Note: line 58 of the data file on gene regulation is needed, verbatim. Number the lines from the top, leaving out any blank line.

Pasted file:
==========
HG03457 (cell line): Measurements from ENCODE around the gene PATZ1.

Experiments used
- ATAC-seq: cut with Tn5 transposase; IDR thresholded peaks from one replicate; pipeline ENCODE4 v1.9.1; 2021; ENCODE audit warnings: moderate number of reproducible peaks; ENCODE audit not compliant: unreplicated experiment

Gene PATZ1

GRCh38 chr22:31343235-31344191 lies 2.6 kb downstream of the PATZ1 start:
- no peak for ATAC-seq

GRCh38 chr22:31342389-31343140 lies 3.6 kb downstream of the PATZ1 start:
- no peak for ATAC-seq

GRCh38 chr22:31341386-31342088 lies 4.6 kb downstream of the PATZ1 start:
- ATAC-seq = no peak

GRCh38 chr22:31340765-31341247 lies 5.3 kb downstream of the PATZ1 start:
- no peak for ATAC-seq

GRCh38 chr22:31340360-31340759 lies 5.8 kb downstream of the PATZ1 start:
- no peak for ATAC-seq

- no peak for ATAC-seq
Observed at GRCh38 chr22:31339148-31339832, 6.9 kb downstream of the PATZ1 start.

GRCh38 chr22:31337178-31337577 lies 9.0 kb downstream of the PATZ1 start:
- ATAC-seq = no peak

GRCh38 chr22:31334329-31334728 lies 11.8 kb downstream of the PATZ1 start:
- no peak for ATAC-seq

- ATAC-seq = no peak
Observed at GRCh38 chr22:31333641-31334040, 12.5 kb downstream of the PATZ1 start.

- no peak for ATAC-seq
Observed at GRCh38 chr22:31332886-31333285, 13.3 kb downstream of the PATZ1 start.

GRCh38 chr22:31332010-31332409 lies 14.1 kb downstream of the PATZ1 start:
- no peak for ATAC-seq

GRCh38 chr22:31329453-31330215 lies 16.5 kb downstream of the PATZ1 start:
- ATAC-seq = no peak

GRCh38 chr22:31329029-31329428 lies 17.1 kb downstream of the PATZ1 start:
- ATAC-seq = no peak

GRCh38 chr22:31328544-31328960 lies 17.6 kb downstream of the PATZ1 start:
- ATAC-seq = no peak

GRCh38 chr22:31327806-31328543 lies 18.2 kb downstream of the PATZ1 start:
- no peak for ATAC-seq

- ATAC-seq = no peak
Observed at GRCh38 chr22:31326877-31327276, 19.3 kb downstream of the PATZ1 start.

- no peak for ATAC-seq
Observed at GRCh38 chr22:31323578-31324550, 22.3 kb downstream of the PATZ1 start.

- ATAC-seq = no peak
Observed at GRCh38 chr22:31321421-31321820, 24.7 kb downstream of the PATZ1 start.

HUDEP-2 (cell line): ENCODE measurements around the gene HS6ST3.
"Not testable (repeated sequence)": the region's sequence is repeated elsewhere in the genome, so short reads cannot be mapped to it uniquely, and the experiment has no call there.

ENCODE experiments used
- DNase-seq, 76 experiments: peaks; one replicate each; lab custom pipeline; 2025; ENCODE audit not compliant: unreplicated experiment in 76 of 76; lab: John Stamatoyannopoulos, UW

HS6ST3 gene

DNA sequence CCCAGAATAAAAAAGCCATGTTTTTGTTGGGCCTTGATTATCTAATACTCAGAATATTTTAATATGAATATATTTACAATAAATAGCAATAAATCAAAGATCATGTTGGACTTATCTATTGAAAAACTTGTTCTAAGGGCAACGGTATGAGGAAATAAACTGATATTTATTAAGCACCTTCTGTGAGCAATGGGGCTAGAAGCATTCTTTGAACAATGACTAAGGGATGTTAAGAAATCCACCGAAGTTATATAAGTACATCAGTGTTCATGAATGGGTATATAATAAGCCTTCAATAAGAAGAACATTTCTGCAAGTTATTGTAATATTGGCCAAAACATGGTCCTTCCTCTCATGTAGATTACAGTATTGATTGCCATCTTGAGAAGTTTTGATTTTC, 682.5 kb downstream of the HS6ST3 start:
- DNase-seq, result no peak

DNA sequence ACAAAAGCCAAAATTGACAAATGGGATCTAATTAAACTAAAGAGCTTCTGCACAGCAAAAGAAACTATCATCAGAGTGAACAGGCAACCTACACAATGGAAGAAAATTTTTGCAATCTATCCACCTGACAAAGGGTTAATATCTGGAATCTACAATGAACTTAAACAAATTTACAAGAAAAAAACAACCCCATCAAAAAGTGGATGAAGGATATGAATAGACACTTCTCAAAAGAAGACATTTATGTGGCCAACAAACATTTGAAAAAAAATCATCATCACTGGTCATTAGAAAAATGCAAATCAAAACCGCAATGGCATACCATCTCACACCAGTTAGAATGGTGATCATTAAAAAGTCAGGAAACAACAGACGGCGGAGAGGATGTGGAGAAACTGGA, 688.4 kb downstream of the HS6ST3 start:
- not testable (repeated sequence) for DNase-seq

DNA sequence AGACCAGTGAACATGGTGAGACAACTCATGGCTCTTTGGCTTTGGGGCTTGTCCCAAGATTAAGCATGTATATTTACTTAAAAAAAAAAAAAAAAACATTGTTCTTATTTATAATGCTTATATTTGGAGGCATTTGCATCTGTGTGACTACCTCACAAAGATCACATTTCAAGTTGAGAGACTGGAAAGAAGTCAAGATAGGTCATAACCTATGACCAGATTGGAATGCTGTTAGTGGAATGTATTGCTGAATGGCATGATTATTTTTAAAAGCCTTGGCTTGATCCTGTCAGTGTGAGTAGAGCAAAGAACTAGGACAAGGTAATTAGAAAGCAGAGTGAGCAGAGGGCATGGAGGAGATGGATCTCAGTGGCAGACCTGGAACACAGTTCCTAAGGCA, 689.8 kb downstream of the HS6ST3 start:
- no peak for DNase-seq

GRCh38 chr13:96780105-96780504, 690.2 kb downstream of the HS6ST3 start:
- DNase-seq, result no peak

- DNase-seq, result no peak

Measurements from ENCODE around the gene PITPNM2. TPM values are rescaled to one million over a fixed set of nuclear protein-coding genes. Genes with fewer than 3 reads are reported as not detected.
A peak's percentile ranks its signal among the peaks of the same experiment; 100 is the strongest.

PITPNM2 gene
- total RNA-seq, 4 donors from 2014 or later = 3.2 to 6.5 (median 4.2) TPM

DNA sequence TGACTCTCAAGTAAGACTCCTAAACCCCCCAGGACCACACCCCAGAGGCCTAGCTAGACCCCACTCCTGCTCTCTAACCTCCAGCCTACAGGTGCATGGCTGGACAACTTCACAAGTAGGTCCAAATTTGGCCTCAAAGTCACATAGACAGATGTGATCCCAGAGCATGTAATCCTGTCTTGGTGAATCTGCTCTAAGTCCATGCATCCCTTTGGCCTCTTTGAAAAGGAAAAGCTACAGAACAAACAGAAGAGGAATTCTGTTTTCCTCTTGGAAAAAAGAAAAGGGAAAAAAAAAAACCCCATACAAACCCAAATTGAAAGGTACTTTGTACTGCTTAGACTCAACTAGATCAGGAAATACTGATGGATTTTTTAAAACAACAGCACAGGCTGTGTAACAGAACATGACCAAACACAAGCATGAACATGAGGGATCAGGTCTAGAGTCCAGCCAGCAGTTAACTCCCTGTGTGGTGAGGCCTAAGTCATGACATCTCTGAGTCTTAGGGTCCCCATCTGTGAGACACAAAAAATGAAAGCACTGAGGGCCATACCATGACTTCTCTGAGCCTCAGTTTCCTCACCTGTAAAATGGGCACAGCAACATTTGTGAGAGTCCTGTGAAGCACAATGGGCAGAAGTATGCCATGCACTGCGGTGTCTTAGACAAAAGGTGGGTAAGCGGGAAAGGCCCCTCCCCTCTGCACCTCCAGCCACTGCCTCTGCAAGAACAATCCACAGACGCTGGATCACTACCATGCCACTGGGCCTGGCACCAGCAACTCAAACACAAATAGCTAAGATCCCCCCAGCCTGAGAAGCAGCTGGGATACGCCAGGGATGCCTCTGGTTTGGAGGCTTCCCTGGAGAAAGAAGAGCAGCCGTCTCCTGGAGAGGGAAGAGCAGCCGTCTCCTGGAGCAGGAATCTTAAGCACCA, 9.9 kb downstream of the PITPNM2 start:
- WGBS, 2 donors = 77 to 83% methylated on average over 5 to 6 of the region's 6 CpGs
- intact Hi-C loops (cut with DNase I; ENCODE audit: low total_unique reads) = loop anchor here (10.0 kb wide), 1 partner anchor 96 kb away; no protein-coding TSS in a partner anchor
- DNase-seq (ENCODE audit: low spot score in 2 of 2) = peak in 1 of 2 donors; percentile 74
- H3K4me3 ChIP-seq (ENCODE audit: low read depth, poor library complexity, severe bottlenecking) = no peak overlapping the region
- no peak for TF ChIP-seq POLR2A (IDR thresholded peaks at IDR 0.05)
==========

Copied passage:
- total RNA-seq, 4 donors from 2014 or later = 3.2 to 6.5 (median 4.2) TPM